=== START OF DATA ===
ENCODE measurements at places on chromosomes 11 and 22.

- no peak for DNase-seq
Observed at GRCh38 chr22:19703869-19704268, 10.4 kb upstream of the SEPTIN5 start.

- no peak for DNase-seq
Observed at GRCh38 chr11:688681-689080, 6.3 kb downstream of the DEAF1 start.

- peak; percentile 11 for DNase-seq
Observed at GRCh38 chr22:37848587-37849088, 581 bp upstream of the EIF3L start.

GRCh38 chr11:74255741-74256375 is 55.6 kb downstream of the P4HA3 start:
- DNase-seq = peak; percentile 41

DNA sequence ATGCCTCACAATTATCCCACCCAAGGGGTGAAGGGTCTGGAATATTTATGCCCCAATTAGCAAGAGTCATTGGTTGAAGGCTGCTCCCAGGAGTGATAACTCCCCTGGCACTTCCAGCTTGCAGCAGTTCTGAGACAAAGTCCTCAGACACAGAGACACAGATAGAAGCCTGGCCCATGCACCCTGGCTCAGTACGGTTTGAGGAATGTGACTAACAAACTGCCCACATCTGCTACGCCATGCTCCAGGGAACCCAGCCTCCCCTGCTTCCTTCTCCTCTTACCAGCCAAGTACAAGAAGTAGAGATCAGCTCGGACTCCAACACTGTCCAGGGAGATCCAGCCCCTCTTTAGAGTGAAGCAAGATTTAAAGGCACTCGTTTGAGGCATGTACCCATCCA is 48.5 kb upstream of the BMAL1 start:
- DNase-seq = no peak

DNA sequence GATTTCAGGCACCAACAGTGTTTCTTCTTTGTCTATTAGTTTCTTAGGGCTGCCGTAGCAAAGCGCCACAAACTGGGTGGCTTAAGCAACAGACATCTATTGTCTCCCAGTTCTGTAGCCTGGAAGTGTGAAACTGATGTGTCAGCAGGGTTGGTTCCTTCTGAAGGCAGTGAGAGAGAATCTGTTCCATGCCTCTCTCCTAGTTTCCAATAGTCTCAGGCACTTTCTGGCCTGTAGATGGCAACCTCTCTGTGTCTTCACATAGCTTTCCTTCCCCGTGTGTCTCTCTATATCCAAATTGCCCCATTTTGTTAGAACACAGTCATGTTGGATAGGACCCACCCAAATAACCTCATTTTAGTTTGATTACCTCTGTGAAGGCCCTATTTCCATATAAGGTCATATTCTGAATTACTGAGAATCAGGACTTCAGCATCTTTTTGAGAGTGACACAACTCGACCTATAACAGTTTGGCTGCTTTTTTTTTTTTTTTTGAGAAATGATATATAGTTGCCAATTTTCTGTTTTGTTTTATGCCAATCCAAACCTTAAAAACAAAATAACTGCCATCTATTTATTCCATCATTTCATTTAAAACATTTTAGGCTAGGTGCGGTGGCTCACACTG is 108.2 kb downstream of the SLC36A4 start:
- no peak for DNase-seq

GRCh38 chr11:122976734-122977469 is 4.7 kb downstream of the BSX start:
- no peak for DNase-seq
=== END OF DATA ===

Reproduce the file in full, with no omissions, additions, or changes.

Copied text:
ENCODE measurements at places on chromosomes 11 and 22.

- no peak for DNase-seq
Observed at GRCh38 chr22:19703869-19704268, 10.4 kb upstream of the SEPTIN5 start.

- no peak for DNase-seq
Observed at GRCh38 chr11:688681-689080, 6.3 kb downstream of the DEAF1 start.

- peak; percentile 11 for DNase-seq
Observed at GRCh38 chr22:37848587-37849088, 581 bp upstream of the EIF3L start.

GRCh38 chr11:74255741-74256375 is 55.6 kb downstream of the P4HA3 start:
- DNase-seq = peak; percentile 41

DNA sequence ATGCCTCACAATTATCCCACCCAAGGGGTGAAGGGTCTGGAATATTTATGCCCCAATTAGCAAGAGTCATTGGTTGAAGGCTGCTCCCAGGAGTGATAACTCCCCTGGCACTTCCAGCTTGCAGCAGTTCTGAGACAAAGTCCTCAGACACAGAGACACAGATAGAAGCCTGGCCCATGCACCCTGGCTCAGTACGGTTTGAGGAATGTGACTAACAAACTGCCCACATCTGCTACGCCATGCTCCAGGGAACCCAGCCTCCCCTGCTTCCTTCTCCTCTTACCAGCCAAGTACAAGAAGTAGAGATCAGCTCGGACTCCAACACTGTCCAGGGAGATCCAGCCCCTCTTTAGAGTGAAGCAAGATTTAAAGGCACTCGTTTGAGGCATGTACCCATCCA is 48.5 kb upstream of the BMAL1 start:
- DNase-seq = no peak

DNA sequence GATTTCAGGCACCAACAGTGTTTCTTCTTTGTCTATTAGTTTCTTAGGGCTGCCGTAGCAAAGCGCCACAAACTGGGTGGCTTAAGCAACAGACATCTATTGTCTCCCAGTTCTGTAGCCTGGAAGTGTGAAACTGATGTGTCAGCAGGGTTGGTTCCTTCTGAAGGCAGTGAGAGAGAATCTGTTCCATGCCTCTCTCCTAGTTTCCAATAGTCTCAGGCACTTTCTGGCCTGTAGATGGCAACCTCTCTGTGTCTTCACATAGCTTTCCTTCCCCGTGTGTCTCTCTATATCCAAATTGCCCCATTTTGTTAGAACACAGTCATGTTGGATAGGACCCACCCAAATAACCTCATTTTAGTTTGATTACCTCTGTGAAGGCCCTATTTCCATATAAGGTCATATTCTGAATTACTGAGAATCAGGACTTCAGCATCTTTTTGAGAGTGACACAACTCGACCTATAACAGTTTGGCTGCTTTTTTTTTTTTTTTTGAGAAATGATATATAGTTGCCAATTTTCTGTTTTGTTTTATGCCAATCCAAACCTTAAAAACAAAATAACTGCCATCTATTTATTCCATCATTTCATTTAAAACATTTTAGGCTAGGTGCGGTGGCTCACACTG is 108.2 kb downstream of the SLC36A4 start:
- no peak for DNase-seq

GRCh38 chr11:122976734-122977469 is 4.7 kb downstream of the BSX start:
- no peak for DNase-seq